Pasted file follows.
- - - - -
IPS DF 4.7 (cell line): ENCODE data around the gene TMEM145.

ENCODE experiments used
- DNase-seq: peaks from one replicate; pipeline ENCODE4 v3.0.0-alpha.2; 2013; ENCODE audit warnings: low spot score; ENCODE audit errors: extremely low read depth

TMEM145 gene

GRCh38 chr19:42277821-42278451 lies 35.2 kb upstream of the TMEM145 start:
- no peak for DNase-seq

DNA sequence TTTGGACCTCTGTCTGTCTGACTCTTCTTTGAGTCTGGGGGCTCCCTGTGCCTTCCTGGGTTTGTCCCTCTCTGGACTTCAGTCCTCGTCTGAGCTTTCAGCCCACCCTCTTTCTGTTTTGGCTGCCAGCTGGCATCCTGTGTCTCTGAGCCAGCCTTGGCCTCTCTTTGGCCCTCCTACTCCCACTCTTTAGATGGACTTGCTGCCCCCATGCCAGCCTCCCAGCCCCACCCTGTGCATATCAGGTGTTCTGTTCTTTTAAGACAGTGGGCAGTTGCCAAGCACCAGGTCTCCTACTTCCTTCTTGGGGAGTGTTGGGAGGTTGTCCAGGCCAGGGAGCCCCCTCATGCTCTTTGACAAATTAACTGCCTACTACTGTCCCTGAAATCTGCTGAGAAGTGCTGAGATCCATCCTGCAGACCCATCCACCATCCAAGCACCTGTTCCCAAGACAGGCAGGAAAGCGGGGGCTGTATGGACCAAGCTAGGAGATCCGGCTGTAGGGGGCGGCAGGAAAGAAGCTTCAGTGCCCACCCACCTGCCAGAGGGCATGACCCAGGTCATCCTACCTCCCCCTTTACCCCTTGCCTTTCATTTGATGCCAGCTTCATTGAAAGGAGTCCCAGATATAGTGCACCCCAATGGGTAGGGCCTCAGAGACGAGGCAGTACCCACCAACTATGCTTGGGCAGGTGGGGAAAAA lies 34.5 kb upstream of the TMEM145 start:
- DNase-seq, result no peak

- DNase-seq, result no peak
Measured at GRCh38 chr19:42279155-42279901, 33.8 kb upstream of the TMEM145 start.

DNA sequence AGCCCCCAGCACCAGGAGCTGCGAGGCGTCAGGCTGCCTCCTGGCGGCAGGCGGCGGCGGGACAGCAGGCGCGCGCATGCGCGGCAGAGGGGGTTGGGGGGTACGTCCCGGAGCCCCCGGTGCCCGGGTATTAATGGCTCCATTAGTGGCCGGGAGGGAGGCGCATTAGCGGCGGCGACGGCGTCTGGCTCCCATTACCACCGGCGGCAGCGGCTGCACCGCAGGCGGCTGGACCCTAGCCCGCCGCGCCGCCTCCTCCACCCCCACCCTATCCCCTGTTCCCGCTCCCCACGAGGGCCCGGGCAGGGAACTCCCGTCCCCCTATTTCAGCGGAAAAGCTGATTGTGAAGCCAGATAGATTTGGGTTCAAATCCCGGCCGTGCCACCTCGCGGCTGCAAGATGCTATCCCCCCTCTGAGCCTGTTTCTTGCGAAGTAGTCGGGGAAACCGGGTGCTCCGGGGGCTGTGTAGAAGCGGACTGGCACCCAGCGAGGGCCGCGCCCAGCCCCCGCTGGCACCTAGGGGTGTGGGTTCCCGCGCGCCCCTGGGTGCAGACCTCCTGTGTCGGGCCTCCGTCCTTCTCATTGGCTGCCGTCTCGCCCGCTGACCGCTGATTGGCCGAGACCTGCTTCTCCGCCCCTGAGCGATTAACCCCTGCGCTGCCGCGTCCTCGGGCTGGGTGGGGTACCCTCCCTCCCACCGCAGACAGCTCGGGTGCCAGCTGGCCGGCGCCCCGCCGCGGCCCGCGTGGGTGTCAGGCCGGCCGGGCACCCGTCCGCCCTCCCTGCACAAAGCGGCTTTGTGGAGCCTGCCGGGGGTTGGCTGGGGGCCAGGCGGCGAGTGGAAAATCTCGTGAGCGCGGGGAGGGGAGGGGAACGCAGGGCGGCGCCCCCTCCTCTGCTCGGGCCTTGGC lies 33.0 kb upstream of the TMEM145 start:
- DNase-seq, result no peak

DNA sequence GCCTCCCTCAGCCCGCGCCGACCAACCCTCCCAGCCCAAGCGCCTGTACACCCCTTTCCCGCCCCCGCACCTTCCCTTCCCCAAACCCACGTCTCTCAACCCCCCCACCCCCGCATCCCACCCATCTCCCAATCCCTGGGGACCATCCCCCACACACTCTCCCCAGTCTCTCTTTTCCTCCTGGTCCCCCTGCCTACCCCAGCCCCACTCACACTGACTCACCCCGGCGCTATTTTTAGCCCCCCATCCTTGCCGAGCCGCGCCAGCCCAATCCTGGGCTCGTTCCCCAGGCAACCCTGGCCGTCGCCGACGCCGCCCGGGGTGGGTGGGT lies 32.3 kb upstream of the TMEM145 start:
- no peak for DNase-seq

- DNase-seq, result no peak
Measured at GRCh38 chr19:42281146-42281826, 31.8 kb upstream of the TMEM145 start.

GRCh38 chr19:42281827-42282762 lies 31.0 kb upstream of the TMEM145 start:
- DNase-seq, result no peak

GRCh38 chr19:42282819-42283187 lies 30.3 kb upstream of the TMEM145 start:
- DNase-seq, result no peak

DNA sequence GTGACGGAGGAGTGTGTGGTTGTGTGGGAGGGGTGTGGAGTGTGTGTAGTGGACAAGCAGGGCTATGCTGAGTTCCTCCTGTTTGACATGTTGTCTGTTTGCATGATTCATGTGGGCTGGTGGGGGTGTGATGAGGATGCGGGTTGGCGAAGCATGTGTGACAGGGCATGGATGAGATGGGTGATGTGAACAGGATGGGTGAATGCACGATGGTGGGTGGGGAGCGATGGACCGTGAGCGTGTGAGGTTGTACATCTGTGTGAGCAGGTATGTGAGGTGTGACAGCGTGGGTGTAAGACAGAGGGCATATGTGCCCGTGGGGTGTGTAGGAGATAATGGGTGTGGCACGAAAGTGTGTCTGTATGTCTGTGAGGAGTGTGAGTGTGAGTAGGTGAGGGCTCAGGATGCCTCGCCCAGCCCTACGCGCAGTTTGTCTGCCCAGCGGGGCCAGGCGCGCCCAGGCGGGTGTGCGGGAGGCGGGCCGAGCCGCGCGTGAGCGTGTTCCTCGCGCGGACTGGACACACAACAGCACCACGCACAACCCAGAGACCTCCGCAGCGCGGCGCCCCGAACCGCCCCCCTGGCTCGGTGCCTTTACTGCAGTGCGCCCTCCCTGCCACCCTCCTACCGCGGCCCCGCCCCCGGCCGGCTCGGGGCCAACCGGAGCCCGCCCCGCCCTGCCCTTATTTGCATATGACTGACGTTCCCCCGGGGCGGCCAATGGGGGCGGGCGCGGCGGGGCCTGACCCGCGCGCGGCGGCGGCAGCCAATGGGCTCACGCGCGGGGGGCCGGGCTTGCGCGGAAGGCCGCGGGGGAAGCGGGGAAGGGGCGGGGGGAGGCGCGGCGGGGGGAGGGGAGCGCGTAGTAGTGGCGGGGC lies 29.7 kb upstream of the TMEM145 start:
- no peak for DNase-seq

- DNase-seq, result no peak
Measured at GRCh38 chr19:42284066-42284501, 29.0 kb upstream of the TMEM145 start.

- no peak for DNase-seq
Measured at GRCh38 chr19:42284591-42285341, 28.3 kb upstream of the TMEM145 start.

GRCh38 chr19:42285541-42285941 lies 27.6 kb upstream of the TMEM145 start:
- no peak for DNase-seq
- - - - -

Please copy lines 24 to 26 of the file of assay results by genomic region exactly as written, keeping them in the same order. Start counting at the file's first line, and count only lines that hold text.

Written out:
Measured at GRCh38 chr19:42284066-42284501, 29.0 kb upstream of the TMEM145 start.

- no peak for DNase-seq
Measured at GRCh38 chr19:42284591-42285341, 28.3 kb upstream of the TMEM145 start.